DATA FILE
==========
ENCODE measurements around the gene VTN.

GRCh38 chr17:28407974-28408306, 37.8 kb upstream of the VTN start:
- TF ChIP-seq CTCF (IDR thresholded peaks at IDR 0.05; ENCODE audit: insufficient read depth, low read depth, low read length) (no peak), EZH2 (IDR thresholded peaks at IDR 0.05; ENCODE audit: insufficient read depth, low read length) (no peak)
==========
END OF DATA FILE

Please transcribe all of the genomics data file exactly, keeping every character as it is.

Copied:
ENCODE measurements around the gene VTN.

GRCh38 chr17:28407974-28408306, 37.8 kb upstream of the VTN start:
- TF ChIP-seq CTCF (IDR thresholded peaks at IDR 0.05; ENCODE audit: insufficient read depth, low read depth, low read length) (no peak), EZH2 (IDR thresholded peaks at IDR 0.05; ENCODE audit: insufficient read depth, low read length) (no peak)